Coalesce with still river;
watch silver fish leap.
At the beginning of September, after having had Mister insist I take a morning off from book-editing, I had the pleasure of visiting Driftwood. This small and unique garden is situated at Seaford in Sussex, on the SE coast of the UK.
Geoff Stonebanks, pictured here, is the visionary who transformed what was originally a plain, rocky chalk garden into a little paradise. He views the garden as his “art”: from its conception, to the planting, to the nurturing, to the ongoing maintenance. It’s no easy undertaking to establish plants on chalk, let alone in a garden that suffers year-round assault by salt-laden air. When Geoff moved from London, bringing many plants with him, about half of them died during their first winter.
Just to prove Geoff’s perseverance and his success in realising an artistic dream, Driftwood was a double national award winner in 2012 — Garden News “Best Small Garden” and the “National Garden Competition”. It was featured on Good Morning Britain in 2014 and is due to be featured on Gardeners’ World (BBC1) this Friday, 23rd September at 2030 hrs (BST)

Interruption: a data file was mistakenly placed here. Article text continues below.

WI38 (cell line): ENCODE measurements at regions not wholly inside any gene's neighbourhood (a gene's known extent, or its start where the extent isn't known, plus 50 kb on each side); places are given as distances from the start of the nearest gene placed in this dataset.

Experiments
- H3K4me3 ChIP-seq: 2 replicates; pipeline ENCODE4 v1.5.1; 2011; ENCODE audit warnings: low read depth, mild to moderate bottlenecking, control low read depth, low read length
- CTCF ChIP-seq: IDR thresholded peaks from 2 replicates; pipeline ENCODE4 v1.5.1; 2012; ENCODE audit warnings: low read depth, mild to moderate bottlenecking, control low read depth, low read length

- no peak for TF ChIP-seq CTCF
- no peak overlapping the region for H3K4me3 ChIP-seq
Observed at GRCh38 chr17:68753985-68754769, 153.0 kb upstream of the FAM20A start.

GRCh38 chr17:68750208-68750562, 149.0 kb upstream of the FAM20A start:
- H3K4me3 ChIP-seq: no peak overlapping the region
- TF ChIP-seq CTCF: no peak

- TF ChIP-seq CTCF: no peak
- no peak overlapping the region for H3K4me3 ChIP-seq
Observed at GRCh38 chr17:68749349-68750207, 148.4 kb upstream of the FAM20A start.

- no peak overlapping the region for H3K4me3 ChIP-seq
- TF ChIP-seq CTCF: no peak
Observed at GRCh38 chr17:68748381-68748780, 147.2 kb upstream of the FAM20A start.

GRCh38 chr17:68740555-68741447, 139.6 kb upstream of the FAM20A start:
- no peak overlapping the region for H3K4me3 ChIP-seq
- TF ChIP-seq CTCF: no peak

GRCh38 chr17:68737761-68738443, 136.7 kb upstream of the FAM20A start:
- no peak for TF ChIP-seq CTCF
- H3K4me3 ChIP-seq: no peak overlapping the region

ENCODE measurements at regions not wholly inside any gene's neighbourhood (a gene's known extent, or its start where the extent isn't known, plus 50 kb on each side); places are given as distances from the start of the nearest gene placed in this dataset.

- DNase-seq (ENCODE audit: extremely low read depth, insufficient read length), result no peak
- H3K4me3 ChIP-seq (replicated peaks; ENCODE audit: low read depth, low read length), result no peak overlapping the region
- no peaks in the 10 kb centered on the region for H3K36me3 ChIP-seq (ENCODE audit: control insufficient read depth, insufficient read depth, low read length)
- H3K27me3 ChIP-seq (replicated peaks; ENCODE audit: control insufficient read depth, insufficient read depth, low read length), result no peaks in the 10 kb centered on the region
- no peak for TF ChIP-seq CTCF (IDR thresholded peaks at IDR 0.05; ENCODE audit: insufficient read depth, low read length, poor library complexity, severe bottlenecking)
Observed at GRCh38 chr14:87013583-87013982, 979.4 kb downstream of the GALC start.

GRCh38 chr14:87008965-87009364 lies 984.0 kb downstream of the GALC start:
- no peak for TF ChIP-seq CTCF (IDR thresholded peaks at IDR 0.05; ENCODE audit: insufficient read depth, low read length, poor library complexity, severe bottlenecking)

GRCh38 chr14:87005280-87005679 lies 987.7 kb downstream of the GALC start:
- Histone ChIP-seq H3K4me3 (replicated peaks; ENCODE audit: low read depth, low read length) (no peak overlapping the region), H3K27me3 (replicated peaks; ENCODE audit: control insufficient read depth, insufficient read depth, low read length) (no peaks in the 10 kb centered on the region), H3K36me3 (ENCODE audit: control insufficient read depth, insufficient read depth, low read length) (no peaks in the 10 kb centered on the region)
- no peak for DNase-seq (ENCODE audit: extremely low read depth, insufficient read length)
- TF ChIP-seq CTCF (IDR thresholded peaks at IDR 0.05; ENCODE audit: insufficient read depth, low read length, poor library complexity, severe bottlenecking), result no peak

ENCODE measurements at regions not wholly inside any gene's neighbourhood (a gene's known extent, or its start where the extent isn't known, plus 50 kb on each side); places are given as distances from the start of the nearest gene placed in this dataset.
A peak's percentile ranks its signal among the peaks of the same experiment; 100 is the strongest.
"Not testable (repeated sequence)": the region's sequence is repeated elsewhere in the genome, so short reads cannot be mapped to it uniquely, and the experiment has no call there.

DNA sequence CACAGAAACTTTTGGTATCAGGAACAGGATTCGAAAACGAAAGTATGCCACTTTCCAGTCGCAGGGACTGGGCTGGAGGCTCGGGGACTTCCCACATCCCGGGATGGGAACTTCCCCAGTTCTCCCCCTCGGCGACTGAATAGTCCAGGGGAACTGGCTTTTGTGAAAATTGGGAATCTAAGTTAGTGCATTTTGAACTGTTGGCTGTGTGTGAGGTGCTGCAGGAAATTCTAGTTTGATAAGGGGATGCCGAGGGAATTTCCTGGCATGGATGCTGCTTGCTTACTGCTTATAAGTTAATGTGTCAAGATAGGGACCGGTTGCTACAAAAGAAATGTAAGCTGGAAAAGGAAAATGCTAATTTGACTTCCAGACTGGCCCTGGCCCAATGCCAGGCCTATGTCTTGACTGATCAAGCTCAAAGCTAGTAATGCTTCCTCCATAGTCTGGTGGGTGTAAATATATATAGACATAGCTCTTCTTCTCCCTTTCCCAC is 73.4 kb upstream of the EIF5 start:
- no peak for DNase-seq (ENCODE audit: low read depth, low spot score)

Since 2009, Driftwood has been open to the public 115 times, has had 13,000 visitors and raised more than £76,000 for various charities. As part of the visit, you can purchase a cup of tea and some delicious homemade cake, and as for the vintage china… need I say more? It’s all so quintessentially English. Geoff usually makes the cakes himself but on the day we visited, some of his helpers had made them instead. Of course, I chose butter-iced coffee and walnut cake as per usual on outings, although this particular slice was the best ever, and so generous in size that I couldn’t manage any lunch, even though they served light lunches there that were most likely equally as delicious.
Anyway, enough preamble. I will now take you around the garden, the first picture being of the front garden and the others of the main garden out back. You will notice some pieces of artwork, as well as various curiosities among the plants, contributing to the garden’s sea theme. The ones with price tickets on them are the work of artists, while the other ones belong to Geoff. There is also a wooden shed that was built for Geoff’s late father, and the last picture is not a real door but a folly door.